Kyoto and Mañana : A Computable General Equilibrium (CGE) analysis of Spanish greenhouse gas targets to 2020

Bourne, Michael
Feijoo Bello, María Luisa (dir.)

Universidad de Zaragoza, ECON, 2013
Análisis Económico department, Fundamentos del Análisis Económico area

Máster Universitario en Investigación en Economía

Abstract: Employing a recursive dynamic computable general equilibrium (CGE) model of the Spanish economy, this study explicitly aims to characterise the potential impact of Kyoto and European Union environmental policy targets on the Spanish economy up to 2020, with a particular focus on the agricultural sector. The model code is modified to characterise the emissions trading scheme (ETS), emissions quotas and carbon taxes, whilst emissions reductions are applied to all six registered greenhouse gases (GHGs). As extensions to this work, the study attempts to integrate both the use of ‘Marginal Abatement Cost’ (MAC) curves for potential emissions reductions within the agricultural sector, and econometric estimates of the effects of global warming on land productivity in Spain. The study includes a ‘no action’ baseline (with 2007 as the benchmark year), in which GHGs are not restricted in any sector of the economy. This is compared to an ‘emissions stabilisation’ scenario, in which the European Union’s Emissions Trading Scheme (EU ETS) is implemented, and all of Spain’s commitments under Kyoto, and various pieces of EU climate change legislation, are met. Under this scenario, the policy-induced price rises of polluting inputs and processes determine the allocation of emissions reductions amongst the various industries in the economy. Given the agricultural focus of the study, the modelling of emissions response in this sector is further enhanced by the inclusion of MAC curves. These map out an endogenous technological response to price rises, and the extent to which the emissions coefficient (e.g. N2O per Kg of fertiliser applied, or CH4 per head of cattle) can be reduced, such that the same quantity of input emits a smaller amount of GHGs. A flexible functional form is used to calibrate the MAC curves to data from the IIASA’s GAINS model, which includes potential emissions reductions, and associated costs, of all major technological advances in agriculture currently underway, or potentially viable. This greatly aids our ability to explore the distribution of the burden of emissions reductions across the agricultural sector. A further feature of the model is that both the ‘no action’ baseline and the ‘emissions stabilisation’ scenario include estimates of their impacts on land productivity. Data on projected temperatures associated with the two emissions pathways came from the ClimateCost project. In addition, historical data on temperatures and yields in the various regions of Spain, was used to econometrically estimate the responsiveness of land productivity in the production of different crops, to temperature changes. These two combined give an estimate of how yields in Spain are likely to respond to the emissions levels resulting from the two different scenarios. Preliminary results suggest that the emissions policy causes small falls in real GDP and employment relative to the baseline, and a rise in the consumer price index. Agricultural emissions must meet their ‘diffuse sector’ target of a 10% fall on 2005 levels by 2020. The land productivity declines in the ‘no action’ baseline increase the pressure on productive land in Spain (already at close to its limit), and drive the need for increased use of other inputs. Further, the results allow us to see, under a single reduction target for all agricultural emissions, which industries will bear the brunt of the reductions, and which will find it more difficult/costly to mitigate. Analysis of this kind is likely to be of great interest in the design of policies specifying how the aggregate emissions targets are to be met.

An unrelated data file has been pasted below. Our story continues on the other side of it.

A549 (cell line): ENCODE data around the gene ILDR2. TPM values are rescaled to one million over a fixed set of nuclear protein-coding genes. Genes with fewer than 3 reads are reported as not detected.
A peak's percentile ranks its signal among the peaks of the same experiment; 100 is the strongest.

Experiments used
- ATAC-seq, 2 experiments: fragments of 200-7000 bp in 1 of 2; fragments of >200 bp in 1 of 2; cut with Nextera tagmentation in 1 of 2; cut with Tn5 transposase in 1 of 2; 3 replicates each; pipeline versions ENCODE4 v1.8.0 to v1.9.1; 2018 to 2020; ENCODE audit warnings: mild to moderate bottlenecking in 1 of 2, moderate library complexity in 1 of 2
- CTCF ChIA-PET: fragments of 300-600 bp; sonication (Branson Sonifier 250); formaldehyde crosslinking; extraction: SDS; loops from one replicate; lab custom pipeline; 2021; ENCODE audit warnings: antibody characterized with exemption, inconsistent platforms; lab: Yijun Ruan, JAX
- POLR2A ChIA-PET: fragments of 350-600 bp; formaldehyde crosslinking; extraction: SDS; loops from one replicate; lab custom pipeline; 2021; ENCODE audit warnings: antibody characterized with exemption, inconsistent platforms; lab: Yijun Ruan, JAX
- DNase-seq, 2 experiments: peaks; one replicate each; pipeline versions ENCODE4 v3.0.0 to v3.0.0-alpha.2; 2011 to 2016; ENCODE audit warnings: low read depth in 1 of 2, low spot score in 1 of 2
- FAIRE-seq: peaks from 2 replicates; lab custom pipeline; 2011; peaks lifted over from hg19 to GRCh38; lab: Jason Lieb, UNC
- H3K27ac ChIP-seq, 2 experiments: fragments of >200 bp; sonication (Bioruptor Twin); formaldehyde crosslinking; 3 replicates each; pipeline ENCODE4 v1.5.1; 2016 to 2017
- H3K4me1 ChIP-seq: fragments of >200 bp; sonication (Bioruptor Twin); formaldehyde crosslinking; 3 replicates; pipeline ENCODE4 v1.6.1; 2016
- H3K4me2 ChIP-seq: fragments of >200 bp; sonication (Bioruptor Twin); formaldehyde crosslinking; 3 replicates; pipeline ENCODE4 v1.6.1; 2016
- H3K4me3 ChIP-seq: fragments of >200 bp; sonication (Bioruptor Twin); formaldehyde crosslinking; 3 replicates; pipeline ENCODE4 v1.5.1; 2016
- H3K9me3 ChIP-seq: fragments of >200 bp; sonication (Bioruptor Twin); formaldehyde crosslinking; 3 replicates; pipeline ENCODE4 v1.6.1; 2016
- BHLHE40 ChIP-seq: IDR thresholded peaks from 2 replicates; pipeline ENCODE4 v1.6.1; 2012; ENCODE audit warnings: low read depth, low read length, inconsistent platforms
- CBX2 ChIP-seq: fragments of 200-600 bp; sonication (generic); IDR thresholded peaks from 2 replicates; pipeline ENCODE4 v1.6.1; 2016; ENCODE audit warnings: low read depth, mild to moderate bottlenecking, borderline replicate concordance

Free keyword(s): greenhouse gas ; climate change ; computable general equilibrium models
Tipo de Trabajo Académico: Trabajo Fin de Master
Notas: Con la colaboración de Sonia Quiroga y Zaire Fernandez-Haddad, de la Universidad de Alcalá, y George Philippidis, del Centro de Investigación y Tecnologia Agroalimentaria (CITA).

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Academic Works > Trabajos Académicos por Centro > facultad-de-economia-y-empresa
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